var startRebootDevice = function(twin) {
    
        var methodName = "reboot";
    
        var methodParams = {
            methodName: methodName,
            payload: null,
            timeoutInSeconds: 30
        };
    
        client.invokeDeviceMethod(deviceToReboot, methodParams, function(err, result) {
            if (err) {
                console.error("Direct method error: "+err.message);
            } else {
                console.log("Successfully invoked the device to reboot.");  
            }
        });
    };
    
  7. Add the following function to query for the device and get the last reboot time:

    var queryTwinLastReboot = function() {
    
        registry.getTwin(deviceToReboot, function(err, twin){
    
            if (twin.properties.reported.iothubDM != null)
            {
                if (err) {
                    console.error('Could not query twins: ' + err.constructor.name + ': ' + err.message);
                } else {
                    var lastRebootTime = twin.properties.reported.iothubDM.reboot.lastReboot;
                    console.log('Last reboot time: ' + JSON.stringify(lastRebootTime, null, 2));
                }
            } else 
                console.log('Waiting for device to report last reboot time.');
        });
    };
    
  8. Add the following code to call the functions that trigger the reboot direct method and query for the last reboot time:

    startRebootDevice();
    setInterval(queryTwinLastReboot, 2000);
    
  9. Save and close the dmpatterns_getstarted_service.js file.

Run the apps

You're now ready to run the apps.

  1. At the command prompt in the manageddevice folder, run the following command to begin listening for the reboot direct method.

    node dmpatterns_getstarted_device.js
    
  2. At the command prompt in the triggerrebootondevice folder, run the following command to trigger the remote reboot and query for the device twin to find the last reboot time.

    node dmpatterns_getstarted_service.js
    
  3. You see the device response to the reboot direct method and the reboot status in the console.

    The following shows the device response to the reboot direct method sent by the service:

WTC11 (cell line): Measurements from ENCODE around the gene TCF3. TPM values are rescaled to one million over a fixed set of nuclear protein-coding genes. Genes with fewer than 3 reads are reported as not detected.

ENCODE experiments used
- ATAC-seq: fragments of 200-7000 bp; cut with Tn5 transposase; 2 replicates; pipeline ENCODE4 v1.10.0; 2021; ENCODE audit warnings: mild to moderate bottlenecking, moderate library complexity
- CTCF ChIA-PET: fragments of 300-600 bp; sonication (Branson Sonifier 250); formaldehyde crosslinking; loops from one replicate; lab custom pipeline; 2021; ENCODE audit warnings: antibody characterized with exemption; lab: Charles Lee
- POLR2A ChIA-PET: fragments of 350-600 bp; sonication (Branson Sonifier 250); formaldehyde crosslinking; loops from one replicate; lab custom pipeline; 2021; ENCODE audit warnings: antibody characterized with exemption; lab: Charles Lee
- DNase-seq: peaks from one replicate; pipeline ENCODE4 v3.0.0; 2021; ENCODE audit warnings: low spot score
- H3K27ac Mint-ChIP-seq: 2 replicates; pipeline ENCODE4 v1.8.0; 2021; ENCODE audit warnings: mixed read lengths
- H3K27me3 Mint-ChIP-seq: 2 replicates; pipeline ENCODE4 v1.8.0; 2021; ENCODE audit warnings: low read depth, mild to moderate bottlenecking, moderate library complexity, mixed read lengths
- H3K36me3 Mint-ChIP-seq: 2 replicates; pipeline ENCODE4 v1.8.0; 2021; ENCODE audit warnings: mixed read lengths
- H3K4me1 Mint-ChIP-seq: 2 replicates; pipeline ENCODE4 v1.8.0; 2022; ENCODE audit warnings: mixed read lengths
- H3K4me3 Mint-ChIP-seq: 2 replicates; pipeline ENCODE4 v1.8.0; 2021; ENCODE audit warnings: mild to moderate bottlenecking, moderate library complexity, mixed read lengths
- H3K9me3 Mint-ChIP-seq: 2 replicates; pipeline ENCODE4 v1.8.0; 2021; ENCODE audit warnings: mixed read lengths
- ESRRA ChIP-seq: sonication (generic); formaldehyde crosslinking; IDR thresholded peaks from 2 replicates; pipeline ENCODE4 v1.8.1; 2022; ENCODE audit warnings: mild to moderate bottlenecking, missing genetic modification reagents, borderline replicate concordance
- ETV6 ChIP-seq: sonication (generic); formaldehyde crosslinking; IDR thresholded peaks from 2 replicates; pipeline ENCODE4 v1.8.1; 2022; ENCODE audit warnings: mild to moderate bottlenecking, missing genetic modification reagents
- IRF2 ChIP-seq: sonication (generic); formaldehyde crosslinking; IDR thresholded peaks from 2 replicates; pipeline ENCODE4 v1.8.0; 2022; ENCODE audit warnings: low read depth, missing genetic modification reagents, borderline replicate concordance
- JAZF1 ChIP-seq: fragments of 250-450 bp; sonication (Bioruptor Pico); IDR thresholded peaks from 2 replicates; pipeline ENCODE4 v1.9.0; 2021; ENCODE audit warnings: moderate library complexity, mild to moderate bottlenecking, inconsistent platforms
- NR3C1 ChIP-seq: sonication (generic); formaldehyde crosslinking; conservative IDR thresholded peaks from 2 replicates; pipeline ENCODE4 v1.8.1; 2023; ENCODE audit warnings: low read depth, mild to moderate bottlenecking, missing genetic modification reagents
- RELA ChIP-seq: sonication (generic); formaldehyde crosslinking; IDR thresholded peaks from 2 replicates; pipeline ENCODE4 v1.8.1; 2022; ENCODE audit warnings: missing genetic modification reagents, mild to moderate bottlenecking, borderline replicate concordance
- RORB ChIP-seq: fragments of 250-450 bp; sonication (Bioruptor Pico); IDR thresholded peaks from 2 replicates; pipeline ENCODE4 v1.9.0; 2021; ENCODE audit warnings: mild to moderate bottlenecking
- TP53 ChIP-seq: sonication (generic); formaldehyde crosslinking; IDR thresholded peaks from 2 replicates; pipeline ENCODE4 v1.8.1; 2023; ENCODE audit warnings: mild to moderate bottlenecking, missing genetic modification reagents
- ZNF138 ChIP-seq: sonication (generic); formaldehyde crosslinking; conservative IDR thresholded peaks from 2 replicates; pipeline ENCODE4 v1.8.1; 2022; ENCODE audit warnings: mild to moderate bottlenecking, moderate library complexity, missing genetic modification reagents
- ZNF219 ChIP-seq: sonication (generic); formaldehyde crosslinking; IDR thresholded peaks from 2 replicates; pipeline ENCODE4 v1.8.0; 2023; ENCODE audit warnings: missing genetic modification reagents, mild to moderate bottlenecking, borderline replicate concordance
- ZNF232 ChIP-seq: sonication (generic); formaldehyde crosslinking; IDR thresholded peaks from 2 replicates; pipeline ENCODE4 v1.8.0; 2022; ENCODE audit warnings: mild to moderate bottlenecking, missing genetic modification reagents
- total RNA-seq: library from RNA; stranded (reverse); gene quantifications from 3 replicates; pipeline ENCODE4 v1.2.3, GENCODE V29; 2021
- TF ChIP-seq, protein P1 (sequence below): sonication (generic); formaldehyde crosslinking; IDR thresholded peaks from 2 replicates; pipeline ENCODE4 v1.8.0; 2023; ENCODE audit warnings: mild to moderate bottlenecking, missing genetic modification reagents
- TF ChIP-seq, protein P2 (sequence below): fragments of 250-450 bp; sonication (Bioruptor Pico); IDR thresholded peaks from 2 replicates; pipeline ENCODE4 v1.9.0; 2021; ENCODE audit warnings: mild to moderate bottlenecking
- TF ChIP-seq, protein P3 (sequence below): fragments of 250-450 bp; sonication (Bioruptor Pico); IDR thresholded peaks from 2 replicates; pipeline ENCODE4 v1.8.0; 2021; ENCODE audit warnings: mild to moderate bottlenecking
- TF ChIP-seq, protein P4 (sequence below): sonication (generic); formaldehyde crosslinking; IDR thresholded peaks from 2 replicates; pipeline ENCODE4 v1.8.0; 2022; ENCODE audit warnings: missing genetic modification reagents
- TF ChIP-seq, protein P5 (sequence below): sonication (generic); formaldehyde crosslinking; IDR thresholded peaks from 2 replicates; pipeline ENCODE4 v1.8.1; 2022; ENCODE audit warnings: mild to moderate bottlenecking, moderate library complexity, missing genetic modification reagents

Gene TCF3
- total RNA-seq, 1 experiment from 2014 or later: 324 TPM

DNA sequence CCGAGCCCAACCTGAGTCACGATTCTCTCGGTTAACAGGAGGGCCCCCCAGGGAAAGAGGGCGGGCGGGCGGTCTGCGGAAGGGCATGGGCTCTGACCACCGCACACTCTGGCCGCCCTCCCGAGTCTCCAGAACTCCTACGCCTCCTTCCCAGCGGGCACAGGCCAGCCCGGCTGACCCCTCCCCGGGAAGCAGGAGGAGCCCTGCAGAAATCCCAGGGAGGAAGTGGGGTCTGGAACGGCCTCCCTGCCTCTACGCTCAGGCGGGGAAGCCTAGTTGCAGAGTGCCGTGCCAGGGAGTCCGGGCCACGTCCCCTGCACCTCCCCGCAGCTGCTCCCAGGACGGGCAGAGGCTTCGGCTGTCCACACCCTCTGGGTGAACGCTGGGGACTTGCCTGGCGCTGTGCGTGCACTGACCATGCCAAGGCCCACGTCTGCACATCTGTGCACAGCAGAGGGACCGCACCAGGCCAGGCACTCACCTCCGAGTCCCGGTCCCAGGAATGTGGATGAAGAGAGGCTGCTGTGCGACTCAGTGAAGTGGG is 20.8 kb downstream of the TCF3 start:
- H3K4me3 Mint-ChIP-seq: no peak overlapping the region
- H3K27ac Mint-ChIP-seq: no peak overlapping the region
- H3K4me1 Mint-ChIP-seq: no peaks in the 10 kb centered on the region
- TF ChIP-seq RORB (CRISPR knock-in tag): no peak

manageddevice app output

    The following shows the service triggering the reboot and polling the device twin for the last reboot time:

    triggerrebootondevice app output

Customize and extend the device management actions

Your IoT solutions can expand the defined set of device management patterns or enable custom patterns by using the device twin and cloud-to-device method primitives. Other examples of device management actions include factory reset, firmware update, software update, power management, network and connectivity management, and data encryption.

Device maintenance windows

Typically, you configure devices to perform actions at a time that minimizes interruptions and downtime. Device maintenance windows are a commonly used pattern to define the time when a device should update its configuration. Your back-end solutions can use the desired properties of the device twin to define and activate a policy on your device that enables a maintenance window. When a device receives the maintenance window policy, it can use the reported property of the device twin to report the status of the policy. The back-end app can then use device twin queries to attest to compliance of devices and each policy.

Next steps

In this article, you used a direct method to trigger a remote reboot on a device. You used the reported properties to report the last reboot time from the device, and queried the device twin to discover the last reboot time of the device from the cloud.

ToTo continue getting started with IoT Hub and device management patterns such as end-to-end image-based update in Device Update for Azure IoT Hub article using the Raspberry Pi 3 B+ Reference Image.

To learn how to extend your IoT solution and schedule method calls on multiple devices, see Schedule and broadcast jobs.